Neighborhood: Pelican Cove
Neighbor since: 1996
Eva Schaal remembers the night Adolf Hitler came to power.
She was 11 years old, and was performing on stage when she heard an announcement over the city’s loudspeakers: Hitler had been appointed chancellor of Germany.
That night, Schaal saw swastikas all over the streets of Berlin. She vividly remembers seeing soldiers marching in celebration.
Schaal’s mother was upset and said they had to get out of Germany immediately, but her father was sure they would be fine because he had fought for Germany in World War I. So, they stayed in Germany for a while.
As life became more difficult for Jews, Schaal was left out of school activities, switched to a private Jewish school and had to end friendships with non-Jewish children.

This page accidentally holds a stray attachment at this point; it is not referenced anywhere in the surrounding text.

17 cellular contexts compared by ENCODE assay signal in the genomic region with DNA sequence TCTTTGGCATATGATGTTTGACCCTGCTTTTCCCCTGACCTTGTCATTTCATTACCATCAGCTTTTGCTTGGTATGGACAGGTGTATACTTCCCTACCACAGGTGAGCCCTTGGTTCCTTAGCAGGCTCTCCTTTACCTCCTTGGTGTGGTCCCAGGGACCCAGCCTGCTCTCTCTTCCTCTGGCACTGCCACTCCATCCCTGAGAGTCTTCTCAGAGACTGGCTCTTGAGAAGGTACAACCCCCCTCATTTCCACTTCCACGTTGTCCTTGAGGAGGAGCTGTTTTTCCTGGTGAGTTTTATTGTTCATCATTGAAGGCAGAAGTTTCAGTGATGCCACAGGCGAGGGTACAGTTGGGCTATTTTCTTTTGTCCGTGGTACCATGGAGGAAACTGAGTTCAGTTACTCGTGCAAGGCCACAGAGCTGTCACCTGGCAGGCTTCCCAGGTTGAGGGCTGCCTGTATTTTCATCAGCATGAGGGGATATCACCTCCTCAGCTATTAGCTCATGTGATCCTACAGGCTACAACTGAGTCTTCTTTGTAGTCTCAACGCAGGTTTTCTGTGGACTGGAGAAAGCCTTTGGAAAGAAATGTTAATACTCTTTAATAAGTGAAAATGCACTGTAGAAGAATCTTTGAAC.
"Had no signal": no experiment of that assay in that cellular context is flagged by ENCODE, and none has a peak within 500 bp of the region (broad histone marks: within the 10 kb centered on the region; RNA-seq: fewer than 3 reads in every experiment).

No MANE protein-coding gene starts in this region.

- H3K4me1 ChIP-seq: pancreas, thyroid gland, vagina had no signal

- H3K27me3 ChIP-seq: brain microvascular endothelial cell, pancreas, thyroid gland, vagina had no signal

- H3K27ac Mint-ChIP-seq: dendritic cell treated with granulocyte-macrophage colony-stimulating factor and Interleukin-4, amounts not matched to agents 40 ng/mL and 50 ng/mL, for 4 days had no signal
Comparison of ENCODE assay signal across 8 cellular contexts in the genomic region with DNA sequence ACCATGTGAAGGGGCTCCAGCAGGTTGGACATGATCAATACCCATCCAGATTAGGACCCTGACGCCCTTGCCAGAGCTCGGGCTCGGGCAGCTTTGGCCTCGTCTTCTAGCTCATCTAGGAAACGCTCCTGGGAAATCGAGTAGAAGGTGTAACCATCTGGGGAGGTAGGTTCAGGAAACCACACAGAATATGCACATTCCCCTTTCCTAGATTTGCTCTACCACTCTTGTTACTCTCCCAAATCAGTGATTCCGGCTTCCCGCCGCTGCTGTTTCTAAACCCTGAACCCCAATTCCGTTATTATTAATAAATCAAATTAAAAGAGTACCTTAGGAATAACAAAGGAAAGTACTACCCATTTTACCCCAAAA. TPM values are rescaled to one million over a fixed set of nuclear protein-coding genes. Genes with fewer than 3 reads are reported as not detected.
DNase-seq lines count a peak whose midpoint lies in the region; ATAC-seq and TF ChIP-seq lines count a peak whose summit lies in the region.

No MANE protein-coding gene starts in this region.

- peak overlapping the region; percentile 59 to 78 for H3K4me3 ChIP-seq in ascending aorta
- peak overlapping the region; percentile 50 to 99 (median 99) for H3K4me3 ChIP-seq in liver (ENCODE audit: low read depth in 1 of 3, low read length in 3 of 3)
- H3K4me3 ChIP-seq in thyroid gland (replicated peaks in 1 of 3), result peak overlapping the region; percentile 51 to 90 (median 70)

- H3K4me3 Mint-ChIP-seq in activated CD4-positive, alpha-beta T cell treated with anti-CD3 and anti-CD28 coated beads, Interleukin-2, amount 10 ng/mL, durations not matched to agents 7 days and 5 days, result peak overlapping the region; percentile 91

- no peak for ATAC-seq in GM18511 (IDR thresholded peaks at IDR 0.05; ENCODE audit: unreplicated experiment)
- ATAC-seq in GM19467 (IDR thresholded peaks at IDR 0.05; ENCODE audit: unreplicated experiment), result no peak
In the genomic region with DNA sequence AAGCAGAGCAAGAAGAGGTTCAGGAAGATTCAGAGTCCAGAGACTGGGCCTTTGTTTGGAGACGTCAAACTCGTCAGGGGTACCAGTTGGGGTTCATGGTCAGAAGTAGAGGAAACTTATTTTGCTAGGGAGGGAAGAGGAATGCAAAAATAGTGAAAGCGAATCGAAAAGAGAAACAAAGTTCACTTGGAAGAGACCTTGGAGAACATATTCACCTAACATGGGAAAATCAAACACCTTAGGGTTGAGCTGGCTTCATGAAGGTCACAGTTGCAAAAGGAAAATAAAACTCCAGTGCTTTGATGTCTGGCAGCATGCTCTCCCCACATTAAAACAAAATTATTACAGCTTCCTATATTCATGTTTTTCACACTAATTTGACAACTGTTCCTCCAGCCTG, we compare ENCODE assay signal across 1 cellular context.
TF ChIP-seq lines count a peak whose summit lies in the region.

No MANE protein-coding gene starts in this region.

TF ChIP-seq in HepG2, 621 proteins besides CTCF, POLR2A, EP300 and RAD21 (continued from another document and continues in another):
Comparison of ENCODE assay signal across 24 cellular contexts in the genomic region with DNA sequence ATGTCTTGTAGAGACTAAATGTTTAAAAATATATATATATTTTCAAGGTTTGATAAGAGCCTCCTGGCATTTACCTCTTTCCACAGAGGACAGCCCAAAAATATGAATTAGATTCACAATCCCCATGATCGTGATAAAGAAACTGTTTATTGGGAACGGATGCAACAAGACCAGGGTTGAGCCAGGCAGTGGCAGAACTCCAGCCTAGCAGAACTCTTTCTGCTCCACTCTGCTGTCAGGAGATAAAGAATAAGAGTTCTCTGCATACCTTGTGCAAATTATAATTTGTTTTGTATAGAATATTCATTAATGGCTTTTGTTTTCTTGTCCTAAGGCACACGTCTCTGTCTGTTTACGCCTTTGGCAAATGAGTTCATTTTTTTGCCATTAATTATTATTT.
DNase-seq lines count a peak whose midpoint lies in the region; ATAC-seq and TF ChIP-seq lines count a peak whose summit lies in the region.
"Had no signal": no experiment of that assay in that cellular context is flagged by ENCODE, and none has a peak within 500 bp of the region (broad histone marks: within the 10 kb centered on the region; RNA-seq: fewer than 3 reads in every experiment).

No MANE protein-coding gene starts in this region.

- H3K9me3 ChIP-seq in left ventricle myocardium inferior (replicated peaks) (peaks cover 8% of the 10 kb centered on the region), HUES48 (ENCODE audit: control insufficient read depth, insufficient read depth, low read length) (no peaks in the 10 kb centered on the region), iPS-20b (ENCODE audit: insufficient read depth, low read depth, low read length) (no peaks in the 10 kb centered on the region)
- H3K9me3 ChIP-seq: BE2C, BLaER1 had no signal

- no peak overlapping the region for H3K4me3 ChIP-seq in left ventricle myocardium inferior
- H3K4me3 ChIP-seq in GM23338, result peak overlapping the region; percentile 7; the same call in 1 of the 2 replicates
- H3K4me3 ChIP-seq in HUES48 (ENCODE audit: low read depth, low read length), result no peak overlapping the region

Becoming desperate, her parents went to the American consulate in Berlin in hopes of locating family in the U.S. They went through dozens of phone books, looking for people who had their same last name and writing them letters in the hope that someone would give them an affidavit to get out of Berlin.
Schaal was lucky to secure a spot aboard the Kindertransport, a rescue mission to get Jewish children out of Nazi Germany, Austria, Czechoslovakia, Poland and the Free City of Danzig, and into foster homes, hostels and farms in the United Kingdom.
Schaal and her husband, Frank Schaal, have told the stories of their experiences during the Holocaust and their survival all over the country. They tell their full stories in “The Holocaust: Personal Accounts, a Collection of 20 Accounts of Individual Experiences in the Holocaust.”
IN HER OWN WORDS:
“It’s wonderful. We have entertainment and we have exercises and all the people who live here love the beautiful plants and flowers.”